So what was all that business about water resistance about? All this wasted text about hooking a fish? I'm just trying to be thorough here so I'm covering as many things that can go wrong as possible. Let's say that it is hooked and hooked pretty well and get on with this. What next? Do you give him the make it or break it pressure from rod reel and line? I used to do that but evolved quite a bit. Now when I know there's a good one hooked I would prefer that the fish relax and not panic it by applying too much pressure. Now that may seem strange to you but I find that if you keep the ling just barely tight the fish will in many cases just try to swim back to where it was before it got that nasty hook in it. Now this may sound as if it runs against common wisdom because I'm saying that you should not be applying a lot of rod pressure and trying to bring the fish toward you. Once you have things under control there'll be plenty of rod pressure used and you will be trying to bring that fish to you but sometimes early on it's better if the fish doesn't panic and go running out of your area. A truly large fish can do just that and can do it quickly so I try to keep them calm and under control. They all can act differently when hooked, some will beach themselves and others will hunker on the bottom. Some will make a fast run downstream and others upstream. Then there's the fish that just goes airborne right off the bat, these are sometimes the ones that come loose quickly but some remain hooked throughout the jumping actions.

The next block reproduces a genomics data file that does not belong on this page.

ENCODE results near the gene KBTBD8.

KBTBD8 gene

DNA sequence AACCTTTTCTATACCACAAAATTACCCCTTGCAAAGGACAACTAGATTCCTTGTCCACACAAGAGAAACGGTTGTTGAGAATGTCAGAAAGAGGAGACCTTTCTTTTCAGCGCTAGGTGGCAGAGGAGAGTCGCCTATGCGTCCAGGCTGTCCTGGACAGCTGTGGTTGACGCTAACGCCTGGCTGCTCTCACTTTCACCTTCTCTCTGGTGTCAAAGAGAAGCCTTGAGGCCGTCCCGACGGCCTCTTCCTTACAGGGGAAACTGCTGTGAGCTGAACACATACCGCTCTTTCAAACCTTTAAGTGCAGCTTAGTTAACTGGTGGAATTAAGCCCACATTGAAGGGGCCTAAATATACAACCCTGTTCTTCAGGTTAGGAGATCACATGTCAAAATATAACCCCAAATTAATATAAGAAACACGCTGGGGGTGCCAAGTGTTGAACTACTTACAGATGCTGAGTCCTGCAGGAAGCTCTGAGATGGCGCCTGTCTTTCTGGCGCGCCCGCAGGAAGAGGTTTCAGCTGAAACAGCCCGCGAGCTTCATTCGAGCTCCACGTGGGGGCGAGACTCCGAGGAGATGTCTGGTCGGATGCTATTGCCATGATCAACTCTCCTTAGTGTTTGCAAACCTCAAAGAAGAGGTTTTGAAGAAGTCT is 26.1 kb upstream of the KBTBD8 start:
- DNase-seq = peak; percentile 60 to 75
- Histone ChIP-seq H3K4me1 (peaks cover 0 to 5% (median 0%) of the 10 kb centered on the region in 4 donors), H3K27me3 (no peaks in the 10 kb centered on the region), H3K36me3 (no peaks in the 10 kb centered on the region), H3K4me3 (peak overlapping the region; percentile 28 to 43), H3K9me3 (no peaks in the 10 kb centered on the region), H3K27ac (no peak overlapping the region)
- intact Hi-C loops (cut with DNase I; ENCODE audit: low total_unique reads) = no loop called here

Each of the scenarios I mentioned require a different reaction from the angler if you want to try to remain in control of the outcome. Because of my acting as a guide I've fished with quite a few different anglers over the past 4 years. Some of them were willing to take advice on what to do when the big one was hooked up and others were set in their ways and wanted no pointers. I'm not saying that my ways are correct but because of my living and fishing year after year in an area where I catch a lot of fish between 8 and 40 pounds I have learned a few things. One thing I avoid is the high rod position. I was able to study the effects of this technique because I fished with a fellow who handled every fish with the same system. Once the fish was hooked the rod was kept directly in front of the angler with the tip almost straight up. Many fish came unhooked before we were able to net them. What I was seeing was that whenever the fish was being reeled in the rapid motions of cranking the reel were being transmitted up the 14' long rod shaft to its tip. The result was that the tip was wobbling rapidly in a side to side motion. That motion was transmitted down the line to where it contacted with the surface. Now stop and picture this if you will. Rod high, tip shaking hard enough that the line is dancing wildly right to the surface and the fish is just under the surface. I think that all that motion was helping to free the hooks from wherever they were planted on the fish that got away.
Remember all that talk about sweeping your arm at the surface verses a few feet deep? I'm about to talk about that now. There's a time to take the rod high but most of the time you want it low. When a big fish is several feet deep in a current it can seem that it is applying enough pressure to break a 15 pound leader and to an extent it is. However it is the depth that is making it so hard to pull or move that fish and not just the fish itself.
Lifting and sliding a big one.............